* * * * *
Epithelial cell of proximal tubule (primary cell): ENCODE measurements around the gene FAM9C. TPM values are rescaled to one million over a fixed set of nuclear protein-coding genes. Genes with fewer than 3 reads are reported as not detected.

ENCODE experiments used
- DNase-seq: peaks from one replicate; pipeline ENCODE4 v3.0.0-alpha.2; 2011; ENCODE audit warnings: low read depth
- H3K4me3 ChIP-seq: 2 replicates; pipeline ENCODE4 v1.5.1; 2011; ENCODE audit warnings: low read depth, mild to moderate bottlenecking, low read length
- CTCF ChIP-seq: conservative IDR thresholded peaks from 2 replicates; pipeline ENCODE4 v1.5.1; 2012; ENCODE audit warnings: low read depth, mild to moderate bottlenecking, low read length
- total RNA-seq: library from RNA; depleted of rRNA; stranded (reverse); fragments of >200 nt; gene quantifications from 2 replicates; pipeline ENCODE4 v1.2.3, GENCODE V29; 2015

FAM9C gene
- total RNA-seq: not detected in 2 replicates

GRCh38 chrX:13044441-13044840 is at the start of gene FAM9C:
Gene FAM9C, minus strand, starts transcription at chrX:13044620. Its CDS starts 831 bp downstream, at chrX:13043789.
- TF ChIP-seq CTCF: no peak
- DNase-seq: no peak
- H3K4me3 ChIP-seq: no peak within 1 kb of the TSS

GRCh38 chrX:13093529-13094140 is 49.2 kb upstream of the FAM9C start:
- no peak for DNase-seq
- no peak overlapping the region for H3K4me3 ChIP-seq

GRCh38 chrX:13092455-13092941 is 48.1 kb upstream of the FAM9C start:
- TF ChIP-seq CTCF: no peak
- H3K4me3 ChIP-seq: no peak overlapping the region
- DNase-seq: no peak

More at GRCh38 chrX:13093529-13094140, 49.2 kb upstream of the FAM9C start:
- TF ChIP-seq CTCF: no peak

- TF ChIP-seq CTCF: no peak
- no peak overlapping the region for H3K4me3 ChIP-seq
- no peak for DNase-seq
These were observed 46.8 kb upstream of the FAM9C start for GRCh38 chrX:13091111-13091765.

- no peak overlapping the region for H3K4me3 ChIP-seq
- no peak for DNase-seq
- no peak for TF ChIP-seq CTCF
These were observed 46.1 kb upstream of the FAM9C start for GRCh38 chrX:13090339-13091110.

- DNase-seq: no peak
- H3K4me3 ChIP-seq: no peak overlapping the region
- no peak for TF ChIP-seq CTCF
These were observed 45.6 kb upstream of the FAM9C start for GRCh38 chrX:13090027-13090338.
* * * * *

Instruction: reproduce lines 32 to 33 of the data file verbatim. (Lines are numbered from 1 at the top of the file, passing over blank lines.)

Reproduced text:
- H3K4me3 ChIP-seq: no peak overlapping the region
- no peak for TF ChIP-seq CTCF